# 3.3v to 5v Translation

I'm in a bit of a pickle here. I need to translate 3.3v to 5v ttl levels. The devices I'm driving (12 total) are not low current devices so I don't want to interface directly, even with a current limiting resistor.

This is a reference design that I plan on selling and I want it to be as fault tolerant as possible. My first pass was just to add 100Ohm resistors across each output from the microprocessor (3.3v output). I'm rethinking that however and I was looking at voltage translation. The two techniques that look most promising for me is either a pass through transistor interface using a MOSFET such as bs170 and the other is to use a dedicated chip such as the TXB0108 voltage translator.

Here is my conundrum. I really want to keep the cost of these boards down. I've sourced the mosfets at mouser for about .25$each when buying in lots of 100. The voltage translator ic's are a bit more expensive at about 4 bucks each, when bought in large lots. My biggest issue is I only need 12 pins to be translated so it seems on the second IC I would be wasting 4 pins. The mosfets are going to cost about 3 bucks per board (way less than the IC's) with a couple of resistors it brings up to 3.10 or so. So, that cuts my BOM cost by about 6 bucks, but my issue is the space on the board. Those 12 mosfets (and accompaning resistors) take up WAY more room than the two ICs (which take no external components). TLDR; Does anyone know of another (cheaper and less room) than the two methods I mentioned above? I need to translate 3.3v up to 5v. It will only be output since the signal is unidirectional (always 3.3v -> 5v). • – Brian Carlton Dec 23 '11 at 22:02 • NOT a duplicate - Other is 5.5 drive to 3.3V target and bidirectional transfer – Russell McMahon Dec 24 '11 at 1:09 ## 2 Answers Since you are translating from a 3.3 V source to a 5 V destination, and you specified TTL levels, you may in fact not need any translation circuit at all. TTL circuits switch at around 0.8 V, and only expect 2.0 V nominal for a high level input. So if your micro can generate 2.0 V it will be able to fully switch a standard 5 V TTL input. If you need to provide more current than your micro can source, then you should be able to use any 5 V TTL buffer chip. For example, the octal buffer 74LS244, which findchips shows in the USD 0.60 range at qty 100. If you really don't trust your micro to produce 2 V output when high, or if you aren't completely sure the downstream device use true TTL levels, and you don't need an exceptionally fast switching, you can use an open-drain output buffer like 74LVC07A as a translator. The chip can be powered by 3.3 V, but its output high level is controlled by an external pull-up voltage, for which you'd use 5 V. These are 6 channels per chip, and they're less than USD 0.25 each at the quantities your talking about. • All good stuff (really). But there is a risk that a 5V target MAY cause overvoltage problems to the 3V3 system. You'd want to look carefully at the spec sheets and even then be careful. Probably OK, but worth noting. Murphy loves such opportunities. – Russell McMahon Dec 24 '11 at 1:12 • Just edited a bit to clarify the open drain buffer solution wouldn't have the uC driving a 5-V-powered chip. – The Photon Dec 24 '11 at 1:25 • Thanks for the great answer. These are actually PWM inputs to a motor driver board so I'm not too worried about current on the digital line. I'm trust you regarding the levels. I also checked the datasheet to be sure ;). – SRM Jan 5 '12 at 4:06 I assume SMD construction. Please confirm. All prices are in stock at Digikey with no attention gives to ROHS. SMD parts assumed, but DIP often about the same if available. If the requirement is 3.3V -> 5V TTL then if polarity inversion is OK, with a MOSFET you need at most one resistor per circuit and maybe none. MOSFET gate may legally be driven from processor pin directly. If true TTL it floats high and can be oulled down - A FET will do this with NO drain resistor. It has been many many years since I designed with real TTL, and yours may be TTL levels and not TTL proper, or ...? Your IC prices seem high IF you can handle BGA version which is$2,80/1 and $1.96/100.here BS170 in Asia would be a few cents US each in 1000+ volume. You can use NPN transistors instead of MOSFET. Adds need for a base resistor but costs a few cents transistors if you buy a bucket full. Or 1 cent each in Asia. These SOT23 NPN are 11 cents/100 from Digikey and have input resistors included so at most need just pullup on collector. Datasheet here. Without internal resistirs thse NPNs are 8c/100, 3c/1000 , datasheet here If logic inversion is NOT OK you can use bipolar transistors and connect their bases to 3V3 via a resistor and drive their emitters. This needs the same current from drive pin as output requires but does level translation with no inversion. Can do same with FET._ 7 & 8 drivers per IC: You can get ULN200x - here I=ULN2003, - 7 darlingtons in pkg with internal input transistors for 38c/100 or under 6c/cct. datasheet Or 63c/100 for ULN280x here ULN2803 8 per pkg darlington. datasheet So 2 x ULN2003 cheaper. Out of left field: :-) Depending on speed this may be a complete solution. This IC (the 59 version) costs$1 in 100's and will take 16 inputs at 0/3V3 and provide 16 outputs at 0/5V with or without polarity inversion and with no resistors required on input or output. :-)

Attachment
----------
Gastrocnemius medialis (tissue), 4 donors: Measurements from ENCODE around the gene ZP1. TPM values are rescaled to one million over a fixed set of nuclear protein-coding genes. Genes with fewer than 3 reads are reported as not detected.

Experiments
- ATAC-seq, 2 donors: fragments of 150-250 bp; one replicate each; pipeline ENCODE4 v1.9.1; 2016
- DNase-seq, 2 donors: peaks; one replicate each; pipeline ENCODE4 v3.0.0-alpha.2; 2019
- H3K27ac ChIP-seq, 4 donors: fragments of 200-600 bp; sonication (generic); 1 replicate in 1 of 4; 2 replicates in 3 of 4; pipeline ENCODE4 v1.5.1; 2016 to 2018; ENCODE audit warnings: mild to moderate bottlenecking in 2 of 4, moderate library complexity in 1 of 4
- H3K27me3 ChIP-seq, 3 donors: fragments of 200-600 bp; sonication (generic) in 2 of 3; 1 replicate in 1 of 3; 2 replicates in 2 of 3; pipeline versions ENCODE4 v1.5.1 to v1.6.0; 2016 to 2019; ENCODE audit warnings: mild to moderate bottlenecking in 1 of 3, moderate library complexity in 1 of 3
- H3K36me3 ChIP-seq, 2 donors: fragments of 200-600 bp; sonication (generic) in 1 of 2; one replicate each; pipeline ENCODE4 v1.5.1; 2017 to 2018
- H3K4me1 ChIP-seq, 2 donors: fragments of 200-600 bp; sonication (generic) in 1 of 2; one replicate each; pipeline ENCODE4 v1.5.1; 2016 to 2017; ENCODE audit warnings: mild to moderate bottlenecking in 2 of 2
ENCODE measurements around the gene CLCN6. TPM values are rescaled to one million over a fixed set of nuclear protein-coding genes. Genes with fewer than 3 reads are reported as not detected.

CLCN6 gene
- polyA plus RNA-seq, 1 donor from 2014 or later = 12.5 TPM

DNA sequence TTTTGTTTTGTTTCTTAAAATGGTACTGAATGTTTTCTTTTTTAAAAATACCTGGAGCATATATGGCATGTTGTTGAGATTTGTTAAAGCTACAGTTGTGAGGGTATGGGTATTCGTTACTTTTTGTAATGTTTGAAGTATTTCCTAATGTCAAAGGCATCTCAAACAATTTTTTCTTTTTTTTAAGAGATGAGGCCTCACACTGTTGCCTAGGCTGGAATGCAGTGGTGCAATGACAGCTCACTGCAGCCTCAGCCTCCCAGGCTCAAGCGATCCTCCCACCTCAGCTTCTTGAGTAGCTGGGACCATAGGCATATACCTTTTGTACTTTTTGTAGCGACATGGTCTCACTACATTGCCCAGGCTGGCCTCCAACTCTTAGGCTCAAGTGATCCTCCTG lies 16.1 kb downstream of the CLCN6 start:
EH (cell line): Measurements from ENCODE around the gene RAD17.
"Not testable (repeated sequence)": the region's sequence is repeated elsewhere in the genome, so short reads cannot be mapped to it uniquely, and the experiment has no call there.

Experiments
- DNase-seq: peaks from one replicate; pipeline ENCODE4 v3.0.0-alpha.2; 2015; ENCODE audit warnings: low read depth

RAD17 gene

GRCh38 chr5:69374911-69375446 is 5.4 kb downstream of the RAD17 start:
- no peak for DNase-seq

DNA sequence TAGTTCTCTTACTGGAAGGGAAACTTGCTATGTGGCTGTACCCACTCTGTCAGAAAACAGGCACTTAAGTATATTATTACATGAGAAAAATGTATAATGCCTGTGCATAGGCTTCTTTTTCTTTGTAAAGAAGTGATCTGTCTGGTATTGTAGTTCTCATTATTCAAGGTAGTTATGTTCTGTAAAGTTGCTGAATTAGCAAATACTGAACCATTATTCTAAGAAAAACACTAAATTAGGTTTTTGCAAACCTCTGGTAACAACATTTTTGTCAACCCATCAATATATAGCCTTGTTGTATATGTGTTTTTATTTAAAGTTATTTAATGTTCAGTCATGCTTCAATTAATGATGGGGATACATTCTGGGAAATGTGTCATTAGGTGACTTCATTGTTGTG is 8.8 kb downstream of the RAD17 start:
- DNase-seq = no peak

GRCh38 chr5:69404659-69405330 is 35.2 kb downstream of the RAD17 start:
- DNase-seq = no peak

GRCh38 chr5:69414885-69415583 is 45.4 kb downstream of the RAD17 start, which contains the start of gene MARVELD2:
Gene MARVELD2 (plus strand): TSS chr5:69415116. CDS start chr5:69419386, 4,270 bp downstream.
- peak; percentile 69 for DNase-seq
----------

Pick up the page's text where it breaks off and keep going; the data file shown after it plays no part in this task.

Or ... :-)

• All great ideas, but remember my board space is a premium so I want to keep the component count down. The price I quoted was definitely not BGA. I cannot handle BGA yet as I just learned basic SMD soldering techniques after being a through hole junkie for years. I want to keep the cost of these boards down since they are prototypes. – SRM Jan 5 '12 at 4:01